BBQ is different everywhere – I travel year round. I keep in mind that Texas is cattle country. Everywhere else is getting piggy, with the exception of California, which is a good model for Texas with equal amounts of cattle and pig. There’s tons of pig in Georgia, more in the Carolina’s and tons in the Midwest. In the last 40 years, the food industry has been successful at pushing the burden of processing whole animal back on the small farmer and the result, butchers are out of jobs in the restaurant and retail shops. It’s hard to answer this question because the processor really determines what cooks have access to, and thus what they sell to the consumer. The BBQ community is a little fragmented for me. The flavors are outstanding, but the work we are seeing across the country points to something new on the horizon. For example, totally hypothetical, what if Famous Texas BEef focused BBQ Establishment found a new pig farmer, and could support the opening of BBQ Establishment #2 with heritage pork from this farm? This would allow the restaurant to diversify the menu and spotlight pig, support the local farm, and even include a couple of dishes that were globally influenced and less of a typical Texan style. My question, would there be push-back from the die-hards? My guess is yes, but I am confident that sentiment would that change over 30 years. So my goal is to educate consumers with the most amazing culinary experiences possible, which in turn will give chefs more opportunities to open places that support local. I don’t think America has consumer demand for local food support, but right now, existing BBQ restaurants are doing their best with what they have. They are trying to keep up with demand and use the best products that they can, all at a realistic price. Obviously, safe food raised by family farms can cost a little bit more. Consumers need to support that choice, but the chefs are the ones making the final call.
The media says that you “are on a mission to redefine BBQ as social eating.” Can you expand on that?
I grew up in Iowa, and BBQ to me meant backyard grilling, sharing with friends and socializing. It wasn’t until years later when my concept of BBQ was challenged by my peers that I fully understood the regionalized BBQ argument. A couple associates from the New South called me out, and told me “Backyard Grilling (hot dogs, burgers, boiled ribs then grilled) is not ‘real’ BBQ,” and I began to feel alienated. I then had a friend from Korea come over for my BBQ (which he loved!), and he told me all about Korean BBQ, which goes by many names. The next week, I went over to his house to try what hecalled BBQ, and it was awesome. As I matured, and became more educated on grilling cultures, I started to understand BBQ as hospitality and the act of social eating. In The Middle Eastern name for BBQ is “Mangal” and is a social context, it’s involves gathering together and having a grilled meal. A new sense of confidence allowed me to move the conversation of BBQ from “that’s not tomato based or that has the best smoke ring,” to “which cultures are woven into the fabric of America BBQ.”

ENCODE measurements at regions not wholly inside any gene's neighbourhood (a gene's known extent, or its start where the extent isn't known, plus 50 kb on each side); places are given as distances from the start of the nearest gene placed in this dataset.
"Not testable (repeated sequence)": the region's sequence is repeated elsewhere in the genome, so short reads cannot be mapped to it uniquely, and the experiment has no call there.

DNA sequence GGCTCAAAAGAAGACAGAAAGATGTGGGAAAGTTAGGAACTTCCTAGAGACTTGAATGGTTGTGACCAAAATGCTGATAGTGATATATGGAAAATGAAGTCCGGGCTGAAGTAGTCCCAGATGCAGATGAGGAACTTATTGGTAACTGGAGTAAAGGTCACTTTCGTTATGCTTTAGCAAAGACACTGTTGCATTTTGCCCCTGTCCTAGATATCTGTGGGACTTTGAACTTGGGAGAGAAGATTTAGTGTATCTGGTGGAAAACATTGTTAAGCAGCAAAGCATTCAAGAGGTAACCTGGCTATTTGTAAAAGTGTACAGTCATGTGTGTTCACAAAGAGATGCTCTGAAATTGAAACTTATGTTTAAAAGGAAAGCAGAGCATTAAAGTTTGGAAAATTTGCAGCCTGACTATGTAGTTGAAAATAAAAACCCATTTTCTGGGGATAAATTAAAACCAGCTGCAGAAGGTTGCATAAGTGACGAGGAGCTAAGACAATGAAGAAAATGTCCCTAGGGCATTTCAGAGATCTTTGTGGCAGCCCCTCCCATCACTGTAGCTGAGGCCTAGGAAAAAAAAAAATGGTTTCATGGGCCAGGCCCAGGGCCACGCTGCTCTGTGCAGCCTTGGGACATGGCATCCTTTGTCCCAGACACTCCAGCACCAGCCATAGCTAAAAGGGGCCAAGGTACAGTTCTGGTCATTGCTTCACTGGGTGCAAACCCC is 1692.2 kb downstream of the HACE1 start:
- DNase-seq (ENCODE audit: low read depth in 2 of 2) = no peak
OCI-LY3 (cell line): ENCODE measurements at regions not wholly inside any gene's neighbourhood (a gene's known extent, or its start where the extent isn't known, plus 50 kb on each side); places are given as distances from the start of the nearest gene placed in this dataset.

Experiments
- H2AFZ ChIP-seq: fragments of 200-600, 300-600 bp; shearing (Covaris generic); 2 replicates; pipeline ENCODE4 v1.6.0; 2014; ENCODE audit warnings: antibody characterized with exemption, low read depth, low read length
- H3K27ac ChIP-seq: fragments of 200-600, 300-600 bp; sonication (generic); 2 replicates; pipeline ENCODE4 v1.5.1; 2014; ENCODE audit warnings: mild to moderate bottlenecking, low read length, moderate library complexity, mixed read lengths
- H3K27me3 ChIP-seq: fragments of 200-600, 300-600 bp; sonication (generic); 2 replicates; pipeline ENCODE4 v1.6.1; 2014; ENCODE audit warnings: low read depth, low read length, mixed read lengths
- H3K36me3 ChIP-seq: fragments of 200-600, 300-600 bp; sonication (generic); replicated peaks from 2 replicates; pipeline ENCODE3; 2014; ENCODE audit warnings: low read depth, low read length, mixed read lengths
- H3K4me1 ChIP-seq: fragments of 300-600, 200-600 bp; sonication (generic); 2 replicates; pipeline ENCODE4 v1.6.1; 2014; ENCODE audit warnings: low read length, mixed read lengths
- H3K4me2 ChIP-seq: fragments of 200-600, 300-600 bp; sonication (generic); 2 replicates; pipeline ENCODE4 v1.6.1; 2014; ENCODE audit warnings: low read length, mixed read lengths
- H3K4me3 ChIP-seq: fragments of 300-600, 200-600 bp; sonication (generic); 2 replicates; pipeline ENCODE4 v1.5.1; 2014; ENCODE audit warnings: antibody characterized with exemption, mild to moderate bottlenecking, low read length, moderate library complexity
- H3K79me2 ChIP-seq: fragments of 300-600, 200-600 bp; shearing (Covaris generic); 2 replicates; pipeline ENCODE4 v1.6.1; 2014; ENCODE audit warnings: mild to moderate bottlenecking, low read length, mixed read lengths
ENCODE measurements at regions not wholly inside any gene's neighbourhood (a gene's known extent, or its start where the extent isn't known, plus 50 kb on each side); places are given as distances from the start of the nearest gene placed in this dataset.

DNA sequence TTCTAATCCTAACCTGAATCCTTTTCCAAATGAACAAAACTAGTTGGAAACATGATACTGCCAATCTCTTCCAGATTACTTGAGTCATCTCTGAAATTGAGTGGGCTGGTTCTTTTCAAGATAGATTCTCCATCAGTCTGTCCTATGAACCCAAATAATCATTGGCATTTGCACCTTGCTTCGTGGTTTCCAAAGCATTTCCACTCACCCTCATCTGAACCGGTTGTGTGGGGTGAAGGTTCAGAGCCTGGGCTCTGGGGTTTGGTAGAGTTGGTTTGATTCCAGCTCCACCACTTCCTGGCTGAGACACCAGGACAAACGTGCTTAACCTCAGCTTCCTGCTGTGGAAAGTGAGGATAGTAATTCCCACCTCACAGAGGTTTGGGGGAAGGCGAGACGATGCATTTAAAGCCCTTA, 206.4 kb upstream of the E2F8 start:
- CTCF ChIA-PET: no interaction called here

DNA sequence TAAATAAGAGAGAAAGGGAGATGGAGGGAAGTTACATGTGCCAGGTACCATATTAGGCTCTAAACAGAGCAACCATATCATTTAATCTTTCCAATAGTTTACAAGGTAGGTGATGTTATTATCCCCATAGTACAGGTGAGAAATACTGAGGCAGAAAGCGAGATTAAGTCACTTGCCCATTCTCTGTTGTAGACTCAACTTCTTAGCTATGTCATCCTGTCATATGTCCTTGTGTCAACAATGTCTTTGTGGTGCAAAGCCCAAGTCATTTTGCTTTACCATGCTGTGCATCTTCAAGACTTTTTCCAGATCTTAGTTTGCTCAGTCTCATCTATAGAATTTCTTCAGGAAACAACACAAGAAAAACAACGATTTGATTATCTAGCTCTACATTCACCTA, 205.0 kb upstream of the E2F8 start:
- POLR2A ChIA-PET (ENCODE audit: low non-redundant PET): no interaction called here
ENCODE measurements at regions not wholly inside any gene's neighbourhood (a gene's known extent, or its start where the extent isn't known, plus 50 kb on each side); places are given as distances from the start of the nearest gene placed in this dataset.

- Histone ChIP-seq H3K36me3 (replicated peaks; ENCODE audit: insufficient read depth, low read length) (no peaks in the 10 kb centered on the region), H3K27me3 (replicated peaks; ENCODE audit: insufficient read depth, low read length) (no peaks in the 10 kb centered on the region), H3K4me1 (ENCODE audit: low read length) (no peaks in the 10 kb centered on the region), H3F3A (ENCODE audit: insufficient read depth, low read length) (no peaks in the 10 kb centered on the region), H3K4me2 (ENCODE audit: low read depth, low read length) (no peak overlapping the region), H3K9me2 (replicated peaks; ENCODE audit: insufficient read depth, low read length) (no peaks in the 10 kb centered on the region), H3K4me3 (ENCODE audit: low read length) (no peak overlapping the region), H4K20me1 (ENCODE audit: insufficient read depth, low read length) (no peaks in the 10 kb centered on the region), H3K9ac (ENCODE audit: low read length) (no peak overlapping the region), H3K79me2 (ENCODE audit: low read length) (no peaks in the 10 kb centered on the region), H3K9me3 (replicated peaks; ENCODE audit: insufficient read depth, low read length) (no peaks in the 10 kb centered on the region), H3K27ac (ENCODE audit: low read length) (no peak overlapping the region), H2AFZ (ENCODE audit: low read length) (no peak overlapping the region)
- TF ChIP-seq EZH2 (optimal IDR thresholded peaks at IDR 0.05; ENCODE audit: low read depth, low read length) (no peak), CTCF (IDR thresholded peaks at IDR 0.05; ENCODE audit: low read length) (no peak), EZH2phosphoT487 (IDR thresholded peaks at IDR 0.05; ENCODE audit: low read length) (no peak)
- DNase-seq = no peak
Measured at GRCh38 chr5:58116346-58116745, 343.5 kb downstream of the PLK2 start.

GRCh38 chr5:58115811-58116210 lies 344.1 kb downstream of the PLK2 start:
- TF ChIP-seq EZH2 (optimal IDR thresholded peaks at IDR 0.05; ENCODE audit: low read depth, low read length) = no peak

If you look at various traditions around the world, they all have the tradition of BBQ, it just goes by different names (Asado, Char Siu, Hibachi, Korean, Nướng, Barbacoa). The commonality of BBQ involves gathering together to share a meal of some type of grilling, and a celebration of local foods, spices, and talent. These global traditions are over 100 years old, and took root before industrial farming. Through education, my goal is to bring out the fun, communal aspects of BBQ, and to bring back the idea of eating together in celebration of making and having better food choices. It is the arguments over smoke, tomato sauce, vinegar and sides that distract us from creating better food choices.
Why is it important to consume heritage breeds?
There is a master plan in play. I have been at this for 6 years, and I know one thing – the main factors are flavor and the great people raising heritage breed pigs need to sell more animals. These great farmers have a vision for safer, healthier, food choices. It’s not easy to find them right now, but it’s very important for people to buy these pigs; you have to hit up the farmers market, or butcher shops like Salt & Time, and even put orders in via telephone. The more pigs we buy, the more pigs are raised, the more people eat up this hyper-local food movement. Ultimately, if we want our kids to have sustainable options, to be able to buy safe, honest food and know where to get it, we have to create this legacy. Farmers, chefs, buyers, and consumers are the gateway to more Heritage Pork. Once you have it, you’ll realize that store-bough pork is not the other white meat – we should be looking for real pork, and flavor should just be standard. Heritage BBQ gets people interested in joining this local food movement. Through consuming heritage pigs, we create long-term growth, jobs on farms and better food choices for the future – BOTTOM FUCKING LINE.